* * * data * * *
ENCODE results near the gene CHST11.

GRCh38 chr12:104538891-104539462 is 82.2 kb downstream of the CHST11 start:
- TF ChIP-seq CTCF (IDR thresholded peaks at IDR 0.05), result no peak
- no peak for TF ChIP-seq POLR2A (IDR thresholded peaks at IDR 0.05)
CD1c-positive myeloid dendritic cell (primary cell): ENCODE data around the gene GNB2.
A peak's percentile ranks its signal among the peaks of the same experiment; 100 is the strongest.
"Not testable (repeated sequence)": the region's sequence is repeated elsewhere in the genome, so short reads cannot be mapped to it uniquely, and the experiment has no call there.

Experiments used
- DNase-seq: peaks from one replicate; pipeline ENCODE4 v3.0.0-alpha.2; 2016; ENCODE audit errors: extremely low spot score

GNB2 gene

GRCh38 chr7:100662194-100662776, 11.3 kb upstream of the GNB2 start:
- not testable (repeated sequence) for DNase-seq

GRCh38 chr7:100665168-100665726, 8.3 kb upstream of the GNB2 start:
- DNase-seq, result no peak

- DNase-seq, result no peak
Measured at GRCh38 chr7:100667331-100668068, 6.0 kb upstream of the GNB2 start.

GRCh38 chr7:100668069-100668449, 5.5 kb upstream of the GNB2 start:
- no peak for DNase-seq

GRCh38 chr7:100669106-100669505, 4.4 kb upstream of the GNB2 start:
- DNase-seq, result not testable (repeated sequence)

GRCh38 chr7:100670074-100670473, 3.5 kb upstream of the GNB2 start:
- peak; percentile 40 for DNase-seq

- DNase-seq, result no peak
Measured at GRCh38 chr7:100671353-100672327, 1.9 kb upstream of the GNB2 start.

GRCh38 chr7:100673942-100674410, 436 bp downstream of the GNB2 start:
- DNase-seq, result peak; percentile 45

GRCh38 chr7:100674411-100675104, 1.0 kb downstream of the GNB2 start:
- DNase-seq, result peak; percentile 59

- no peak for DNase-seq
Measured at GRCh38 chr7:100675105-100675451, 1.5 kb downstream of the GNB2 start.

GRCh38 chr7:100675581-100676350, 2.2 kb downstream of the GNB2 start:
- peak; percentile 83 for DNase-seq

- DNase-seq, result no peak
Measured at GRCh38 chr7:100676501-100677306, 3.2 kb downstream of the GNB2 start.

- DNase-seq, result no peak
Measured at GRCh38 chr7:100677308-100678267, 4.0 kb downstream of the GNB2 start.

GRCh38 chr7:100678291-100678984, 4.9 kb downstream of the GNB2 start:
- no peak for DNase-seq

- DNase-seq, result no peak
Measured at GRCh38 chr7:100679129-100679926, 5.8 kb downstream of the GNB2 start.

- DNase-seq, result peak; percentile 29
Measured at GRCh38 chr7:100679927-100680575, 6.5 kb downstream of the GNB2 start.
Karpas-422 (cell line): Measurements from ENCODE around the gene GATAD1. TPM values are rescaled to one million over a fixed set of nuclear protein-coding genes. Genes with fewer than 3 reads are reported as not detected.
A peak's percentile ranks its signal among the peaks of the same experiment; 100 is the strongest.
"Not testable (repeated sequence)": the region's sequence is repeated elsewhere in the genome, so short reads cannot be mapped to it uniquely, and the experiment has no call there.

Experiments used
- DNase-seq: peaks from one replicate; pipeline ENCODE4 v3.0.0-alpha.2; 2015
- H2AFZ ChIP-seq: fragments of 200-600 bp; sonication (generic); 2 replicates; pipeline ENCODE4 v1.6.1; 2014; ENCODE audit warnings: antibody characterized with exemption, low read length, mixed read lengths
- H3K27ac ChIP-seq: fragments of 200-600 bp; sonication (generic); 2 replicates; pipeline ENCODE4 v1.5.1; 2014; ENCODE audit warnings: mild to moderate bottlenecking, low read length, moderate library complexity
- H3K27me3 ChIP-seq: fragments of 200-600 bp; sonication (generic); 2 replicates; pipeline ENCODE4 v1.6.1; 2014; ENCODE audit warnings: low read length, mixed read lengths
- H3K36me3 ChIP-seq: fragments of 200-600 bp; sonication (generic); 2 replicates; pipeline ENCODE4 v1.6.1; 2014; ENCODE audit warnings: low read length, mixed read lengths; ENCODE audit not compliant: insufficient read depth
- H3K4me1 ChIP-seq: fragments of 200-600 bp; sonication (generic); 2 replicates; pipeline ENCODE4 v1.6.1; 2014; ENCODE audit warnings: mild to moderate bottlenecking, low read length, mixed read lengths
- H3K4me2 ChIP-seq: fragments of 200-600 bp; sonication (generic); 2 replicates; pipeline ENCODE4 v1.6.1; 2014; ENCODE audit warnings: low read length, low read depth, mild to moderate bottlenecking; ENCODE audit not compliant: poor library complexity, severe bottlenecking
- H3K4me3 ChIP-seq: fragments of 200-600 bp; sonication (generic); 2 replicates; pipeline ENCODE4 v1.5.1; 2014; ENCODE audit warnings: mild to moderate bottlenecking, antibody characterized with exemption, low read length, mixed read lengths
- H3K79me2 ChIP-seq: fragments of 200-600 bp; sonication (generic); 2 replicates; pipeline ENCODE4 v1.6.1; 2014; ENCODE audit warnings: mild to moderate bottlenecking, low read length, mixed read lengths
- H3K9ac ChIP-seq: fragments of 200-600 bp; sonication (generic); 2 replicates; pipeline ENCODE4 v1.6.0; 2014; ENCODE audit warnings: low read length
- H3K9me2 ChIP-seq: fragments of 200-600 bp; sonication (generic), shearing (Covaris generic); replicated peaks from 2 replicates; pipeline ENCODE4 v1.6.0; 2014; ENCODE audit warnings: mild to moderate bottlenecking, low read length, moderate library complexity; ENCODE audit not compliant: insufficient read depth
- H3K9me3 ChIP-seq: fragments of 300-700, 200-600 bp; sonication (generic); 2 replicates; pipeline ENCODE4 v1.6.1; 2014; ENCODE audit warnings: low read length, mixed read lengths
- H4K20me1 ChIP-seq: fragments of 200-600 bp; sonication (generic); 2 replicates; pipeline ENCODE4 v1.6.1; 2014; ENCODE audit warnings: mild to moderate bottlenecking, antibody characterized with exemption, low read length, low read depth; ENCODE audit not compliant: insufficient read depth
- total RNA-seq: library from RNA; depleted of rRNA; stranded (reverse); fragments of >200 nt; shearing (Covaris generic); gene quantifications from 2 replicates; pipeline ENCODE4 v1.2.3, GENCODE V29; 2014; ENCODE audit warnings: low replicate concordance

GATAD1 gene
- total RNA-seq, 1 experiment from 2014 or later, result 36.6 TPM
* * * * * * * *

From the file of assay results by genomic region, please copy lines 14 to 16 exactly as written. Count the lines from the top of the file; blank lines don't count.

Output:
- DNase-seq, result no peak

- DNase-seq, result no peak
Measured at GRCh38 chr7:100667331-100668068, 6.0 kb upstream of the GNB2 start.